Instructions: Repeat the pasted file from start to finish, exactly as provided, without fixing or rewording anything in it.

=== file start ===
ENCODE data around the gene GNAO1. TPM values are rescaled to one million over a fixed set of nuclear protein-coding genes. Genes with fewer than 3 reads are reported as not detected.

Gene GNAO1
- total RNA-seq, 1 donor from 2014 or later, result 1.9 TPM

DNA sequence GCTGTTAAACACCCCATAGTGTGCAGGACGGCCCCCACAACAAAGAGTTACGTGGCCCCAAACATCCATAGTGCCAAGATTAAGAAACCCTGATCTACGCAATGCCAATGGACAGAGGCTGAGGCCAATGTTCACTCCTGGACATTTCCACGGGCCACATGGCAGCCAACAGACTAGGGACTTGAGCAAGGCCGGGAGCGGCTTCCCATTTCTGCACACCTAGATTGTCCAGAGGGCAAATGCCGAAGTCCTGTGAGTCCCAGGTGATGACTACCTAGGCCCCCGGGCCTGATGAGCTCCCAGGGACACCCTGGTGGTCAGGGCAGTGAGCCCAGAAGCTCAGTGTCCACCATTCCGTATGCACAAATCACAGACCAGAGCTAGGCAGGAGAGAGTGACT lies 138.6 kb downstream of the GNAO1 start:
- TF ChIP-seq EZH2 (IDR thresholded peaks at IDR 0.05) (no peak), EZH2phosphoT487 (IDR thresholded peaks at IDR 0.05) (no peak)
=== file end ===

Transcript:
ENCODE data around the gene GNAO1. TPM values are rescaled to one million over a fixed set of nuclear protein-coding genes. Genes with fewer than 3 reads are reported as not detected.

Gene GNAO1
- total RNA-seq, 1 donor from 2014 or later, result 1.9 TPM

DNA sequence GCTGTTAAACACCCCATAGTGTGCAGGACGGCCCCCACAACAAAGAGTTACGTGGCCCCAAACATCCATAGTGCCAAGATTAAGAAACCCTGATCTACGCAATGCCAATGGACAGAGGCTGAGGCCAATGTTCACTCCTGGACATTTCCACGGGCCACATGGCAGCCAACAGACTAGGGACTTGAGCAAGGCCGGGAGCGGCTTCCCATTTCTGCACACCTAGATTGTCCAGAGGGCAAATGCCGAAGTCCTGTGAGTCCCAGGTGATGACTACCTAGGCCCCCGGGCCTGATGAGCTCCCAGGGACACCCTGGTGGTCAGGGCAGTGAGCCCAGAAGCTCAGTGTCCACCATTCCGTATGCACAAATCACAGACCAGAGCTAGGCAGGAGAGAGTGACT lies 138.6 kb downstream of the GNAO1 start:
- TF ChIP-seq EZH2 (IDR thresholded peaks at IDR 0.05) (no peak), EZH2phosphoT487 (IDR thresholded peaks at IDR 0.05) (no peak)